Indeed, Rendition’s biggest obstacle is the inordinate number of “who cares?” interactions. What are we really supposed to gain from the Arab boy-girl puppy loving? Is there anything other than kitchen sink drama attached on Papa Fawal’s strident parental approach? Is the presence of El-Ibrihimi’s patient and philosophical mother in Isabella’s life nothing more than a countermand to all the foreign zealotry, and should Meryl Streep play evil when she’s given nothing more than bureaucratic shorthand as speeches? Hood, who filled his Oscar winning foreign film Tsotsi with a real sense of time and place, feels flummoxed here. You can almost sense the pull between paradigms going on in this South African born, American influenced filmmaker. Part of him is looking for all the local color he can get. The rest is wrestling with the standard cinematic designs of the genre (thriller) he’s attempting.

It’s lose/lose all the way. There is a good story buried somewhere in Kelley Sane’s scattered screenplay, a tale to be told about a government so paranoid about losing power -- and innocent people -- that it would stoop to ridiculously reactionary measures to achieve minor Intel-objectives. Let’s not forget that El-Ibrihimi’s ordeal occurs because a random CIA agent is killed in a suicide bombing. Linking this man to the insignificant organization we see (these are radicals who plot their protests out in the open, after all) seems like much ado about saber rattling. None of the participants on either side of the situation seem to care about such a slash and burn approach. Apparently, they’d use a nuke to find a needle in a haystack as well.

Without superb acting to pull us through the rougher bits, without a clear emotional connection to the events unfolding -- heck, without a concrete idea about what is happening when -- Rendition renders itself moot. It becomes an argument where the winner has already been determined, a debate without a clear pro/con dichotomy. Neither side we see is defensible, nor is it determinative. It appears to merely be the best way for Hollywood to state its artistically slanted agenda. Right or wrong, a sledgehammer and additional salt for the wounds never won anyone over -- not even the already converted. Rendition is the reactionary as reality. It paints a portrait that very few, if any, can salute.

From genre-busting electronic music to new highs in the ever-evolving R&B scene, from hip-hop and Americana to rock and pop, 2017's music scenes bestowed an embarrassment of riches upon us.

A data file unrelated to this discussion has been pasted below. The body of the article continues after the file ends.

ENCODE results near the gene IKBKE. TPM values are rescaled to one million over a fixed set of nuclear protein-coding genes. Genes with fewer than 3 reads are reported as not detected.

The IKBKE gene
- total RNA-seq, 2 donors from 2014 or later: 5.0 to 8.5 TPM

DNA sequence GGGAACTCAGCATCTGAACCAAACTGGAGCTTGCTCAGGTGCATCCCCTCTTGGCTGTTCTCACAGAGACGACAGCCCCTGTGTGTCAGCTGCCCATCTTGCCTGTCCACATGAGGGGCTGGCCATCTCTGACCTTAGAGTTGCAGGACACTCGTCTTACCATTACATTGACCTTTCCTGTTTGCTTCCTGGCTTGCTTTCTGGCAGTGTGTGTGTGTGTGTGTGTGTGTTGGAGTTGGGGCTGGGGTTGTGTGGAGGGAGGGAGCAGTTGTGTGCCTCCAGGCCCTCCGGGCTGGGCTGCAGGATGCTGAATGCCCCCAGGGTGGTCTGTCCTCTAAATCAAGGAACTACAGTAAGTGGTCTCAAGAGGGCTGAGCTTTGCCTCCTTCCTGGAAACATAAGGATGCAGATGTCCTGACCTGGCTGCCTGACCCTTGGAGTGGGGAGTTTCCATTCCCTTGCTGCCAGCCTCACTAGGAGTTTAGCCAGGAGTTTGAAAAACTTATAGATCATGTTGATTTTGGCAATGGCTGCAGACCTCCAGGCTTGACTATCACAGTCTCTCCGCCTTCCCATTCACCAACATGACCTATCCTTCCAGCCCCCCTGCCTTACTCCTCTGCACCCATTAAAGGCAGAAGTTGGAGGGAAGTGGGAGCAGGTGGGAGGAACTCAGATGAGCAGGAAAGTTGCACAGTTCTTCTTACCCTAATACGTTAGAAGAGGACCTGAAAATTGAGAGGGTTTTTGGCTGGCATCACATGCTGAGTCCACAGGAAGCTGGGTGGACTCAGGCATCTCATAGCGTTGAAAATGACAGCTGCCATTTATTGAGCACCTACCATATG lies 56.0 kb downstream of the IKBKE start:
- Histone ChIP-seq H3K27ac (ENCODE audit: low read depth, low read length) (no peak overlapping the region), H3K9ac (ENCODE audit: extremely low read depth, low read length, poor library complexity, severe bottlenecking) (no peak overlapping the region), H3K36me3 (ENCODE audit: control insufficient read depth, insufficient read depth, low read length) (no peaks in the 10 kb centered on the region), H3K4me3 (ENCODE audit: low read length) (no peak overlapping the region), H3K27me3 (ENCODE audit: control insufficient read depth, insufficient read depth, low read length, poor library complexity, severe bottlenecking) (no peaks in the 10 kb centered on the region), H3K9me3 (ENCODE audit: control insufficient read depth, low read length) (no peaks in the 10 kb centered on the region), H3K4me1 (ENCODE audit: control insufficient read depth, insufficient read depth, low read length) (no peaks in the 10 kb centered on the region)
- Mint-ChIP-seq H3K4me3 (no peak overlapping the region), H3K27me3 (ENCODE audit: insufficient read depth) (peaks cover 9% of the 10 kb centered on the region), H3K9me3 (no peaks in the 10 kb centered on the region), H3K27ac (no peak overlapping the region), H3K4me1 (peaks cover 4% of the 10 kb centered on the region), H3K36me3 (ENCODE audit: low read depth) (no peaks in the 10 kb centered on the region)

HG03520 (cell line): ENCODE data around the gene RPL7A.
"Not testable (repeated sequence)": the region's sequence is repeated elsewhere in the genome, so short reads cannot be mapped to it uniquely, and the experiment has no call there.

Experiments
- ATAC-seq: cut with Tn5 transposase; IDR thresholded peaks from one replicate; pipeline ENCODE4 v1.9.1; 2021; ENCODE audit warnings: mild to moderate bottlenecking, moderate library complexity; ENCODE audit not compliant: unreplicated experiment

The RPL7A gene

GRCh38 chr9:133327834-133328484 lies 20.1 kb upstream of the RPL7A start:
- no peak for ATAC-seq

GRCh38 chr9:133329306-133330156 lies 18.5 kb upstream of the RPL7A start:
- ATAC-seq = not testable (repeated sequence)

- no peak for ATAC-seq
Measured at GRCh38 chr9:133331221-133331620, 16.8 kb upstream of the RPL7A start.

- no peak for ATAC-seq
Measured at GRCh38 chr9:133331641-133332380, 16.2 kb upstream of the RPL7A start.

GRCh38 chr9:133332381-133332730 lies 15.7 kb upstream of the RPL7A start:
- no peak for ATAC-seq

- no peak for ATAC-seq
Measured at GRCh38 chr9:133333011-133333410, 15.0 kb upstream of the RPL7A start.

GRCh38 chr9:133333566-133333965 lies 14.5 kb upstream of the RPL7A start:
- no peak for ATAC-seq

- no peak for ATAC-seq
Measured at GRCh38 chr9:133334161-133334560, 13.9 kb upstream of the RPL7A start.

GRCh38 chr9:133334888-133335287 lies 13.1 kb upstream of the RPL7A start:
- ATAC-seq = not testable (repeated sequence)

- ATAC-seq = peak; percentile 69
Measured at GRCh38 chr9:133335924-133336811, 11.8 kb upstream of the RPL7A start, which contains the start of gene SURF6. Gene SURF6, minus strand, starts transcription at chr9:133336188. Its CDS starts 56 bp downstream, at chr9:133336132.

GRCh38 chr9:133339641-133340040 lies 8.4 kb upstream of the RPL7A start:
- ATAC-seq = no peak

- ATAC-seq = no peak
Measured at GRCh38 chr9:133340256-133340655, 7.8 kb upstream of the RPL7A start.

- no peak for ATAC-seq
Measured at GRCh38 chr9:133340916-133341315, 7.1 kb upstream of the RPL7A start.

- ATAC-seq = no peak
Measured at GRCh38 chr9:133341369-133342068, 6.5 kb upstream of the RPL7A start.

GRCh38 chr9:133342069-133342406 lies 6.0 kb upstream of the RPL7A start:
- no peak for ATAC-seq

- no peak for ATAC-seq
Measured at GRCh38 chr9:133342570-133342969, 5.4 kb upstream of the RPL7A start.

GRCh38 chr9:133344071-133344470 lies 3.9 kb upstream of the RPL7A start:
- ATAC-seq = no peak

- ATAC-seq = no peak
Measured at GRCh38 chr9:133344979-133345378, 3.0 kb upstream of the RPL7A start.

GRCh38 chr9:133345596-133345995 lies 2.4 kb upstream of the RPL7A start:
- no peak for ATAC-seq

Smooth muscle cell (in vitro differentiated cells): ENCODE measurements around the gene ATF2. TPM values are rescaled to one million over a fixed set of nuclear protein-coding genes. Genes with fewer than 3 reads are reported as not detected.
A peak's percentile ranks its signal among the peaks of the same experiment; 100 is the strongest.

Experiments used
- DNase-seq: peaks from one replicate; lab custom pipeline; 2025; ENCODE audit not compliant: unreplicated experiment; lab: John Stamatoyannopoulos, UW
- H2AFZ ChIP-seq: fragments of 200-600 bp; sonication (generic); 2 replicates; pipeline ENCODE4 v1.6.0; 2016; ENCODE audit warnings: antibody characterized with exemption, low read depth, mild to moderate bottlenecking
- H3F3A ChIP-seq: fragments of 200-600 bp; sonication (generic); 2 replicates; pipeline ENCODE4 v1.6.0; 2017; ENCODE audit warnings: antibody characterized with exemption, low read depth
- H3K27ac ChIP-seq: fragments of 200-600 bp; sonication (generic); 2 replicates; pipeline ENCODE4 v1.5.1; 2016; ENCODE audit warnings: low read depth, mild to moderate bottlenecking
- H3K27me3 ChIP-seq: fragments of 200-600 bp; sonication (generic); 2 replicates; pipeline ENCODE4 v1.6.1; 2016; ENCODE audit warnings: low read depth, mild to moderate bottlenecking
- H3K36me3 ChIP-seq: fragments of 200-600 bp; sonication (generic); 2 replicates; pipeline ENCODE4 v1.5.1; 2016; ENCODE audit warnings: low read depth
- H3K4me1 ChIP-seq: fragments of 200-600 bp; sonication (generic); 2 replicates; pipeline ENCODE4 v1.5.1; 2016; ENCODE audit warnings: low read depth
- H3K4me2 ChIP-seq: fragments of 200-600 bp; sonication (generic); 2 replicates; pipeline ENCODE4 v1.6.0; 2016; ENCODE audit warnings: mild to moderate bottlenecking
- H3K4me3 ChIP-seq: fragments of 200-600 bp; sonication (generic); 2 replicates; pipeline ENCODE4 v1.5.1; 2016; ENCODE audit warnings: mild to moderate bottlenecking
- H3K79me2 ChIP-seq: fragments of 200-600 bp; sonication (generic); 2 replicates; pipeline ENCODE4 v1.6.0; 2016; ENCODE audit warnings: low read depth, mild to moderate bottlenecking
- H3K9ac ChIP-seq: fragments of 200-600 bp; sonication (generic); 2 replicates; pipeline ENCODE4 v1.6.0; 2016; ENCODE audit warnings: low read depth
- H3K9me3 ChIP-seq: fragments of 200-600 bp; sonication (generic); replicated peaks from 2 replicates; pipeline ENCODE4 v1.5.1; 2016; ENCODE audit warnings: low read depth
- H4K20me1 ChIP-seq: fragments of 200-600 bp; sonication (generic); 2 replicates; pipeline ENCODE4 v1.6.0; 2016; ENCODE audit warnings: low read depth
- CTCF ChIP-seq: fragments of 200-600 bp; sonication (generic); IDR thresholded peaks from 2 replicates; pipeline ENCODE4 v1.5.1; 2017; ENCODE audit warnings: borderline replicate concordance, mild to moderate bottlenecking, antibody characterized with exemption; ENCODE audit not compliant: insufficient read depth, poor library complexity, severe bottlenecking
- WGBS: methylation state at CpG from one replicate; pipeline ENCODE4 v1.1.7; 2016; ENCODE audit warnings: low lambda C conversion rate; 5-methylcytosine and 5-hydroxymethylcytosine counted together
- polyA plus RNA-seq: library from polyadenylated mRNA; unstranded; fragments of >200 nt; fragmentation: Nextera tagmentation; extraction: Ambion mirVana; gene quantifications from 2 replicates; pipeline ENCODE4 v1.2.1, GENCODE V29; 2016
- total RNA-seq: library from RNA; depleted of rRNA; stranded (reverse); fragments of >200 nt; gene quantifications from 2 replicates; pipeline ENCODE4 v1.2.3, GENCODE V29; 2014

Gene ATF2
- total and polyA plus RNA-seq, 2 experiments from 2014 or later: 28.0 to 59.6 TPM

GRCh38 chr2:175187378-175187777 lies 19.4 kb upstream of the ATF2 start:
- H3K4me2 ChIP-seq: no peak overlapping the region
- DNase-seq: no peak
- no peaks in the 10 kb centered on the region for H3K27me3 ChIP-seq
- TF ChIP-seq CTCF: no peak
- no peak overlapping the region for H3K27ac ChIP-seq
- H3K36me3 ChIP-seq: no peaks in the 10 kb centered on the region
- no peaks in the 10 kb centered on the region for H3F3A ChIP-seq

60. White Hills - Stop Mute Defeat (Thrill Jockey)

White Hills epic '80s callback Stop Mute Defeat is a determined march against encroaching imperial darkness; their eyes boring into the shadows for danger but they're aware that blinding lights can kill and distort truth. From "Overlord's" dark stomp casting nets for totalitarian warnings to "Attack Mode", which roars in with the tribal certainty that we can survive the madness if we keep our wits, the record is a true and timely win for Dave W. and Ego Sensation. Martin Bisi and the poster band's mysterious but relevant cool make a great team and deliver one of their least psych yet most mind destroying records to date. Much like the first time you heard Joy Division or early Pigface, for example, you'll experience being startled at first before becoming addicted to the band's unique microcosm of dystopia that is simultaneously corrupting and seducing your ears. - Morgan Y. Evans

Keep reading... Show less
Music

The Best Dance Tracks of 2017

Photo: Murielle Victorine Scherre (Courtesy of Big Beat Press)

From the "shamanic techno" of Parisian duo Pouvoir Magique to Stockholm Noir's brilliant string of darkly foreboding, electro-licked singles, here are ten selections that represent some of the more intriguing dance offerings of 2017.

In June of 2016, prolific producer Diplo lambasted the world of DJ's in an interview with Billboard, stating that EDM was dying. Coincidentally enough, the article's contents went viral and made their way into Vice Media's electronic music and culture channel Thump, which closed its doors after four years this summer amid company-wide layoffs. Months earlier, electronic music giant SFX Entertainment filed bankruptcy and reemerged as Lifestyle, Inc., shunning the term "EDM".

So here we are at the end of 2017, and the internet is still a flurry with articles declaring that Electronic Dance Music is rotting from the inside out and DJ culture is dying on the vine, devoured by corporate greed. That might all well be the case, but electronic music isn't disappearing into the night without a fight as witnessed by the endless parade of emerging artists on the scene, the rise of North America's first Electro Parade in Montréal, and the inaugural Electronic Music Awards in Los Angeles this past September.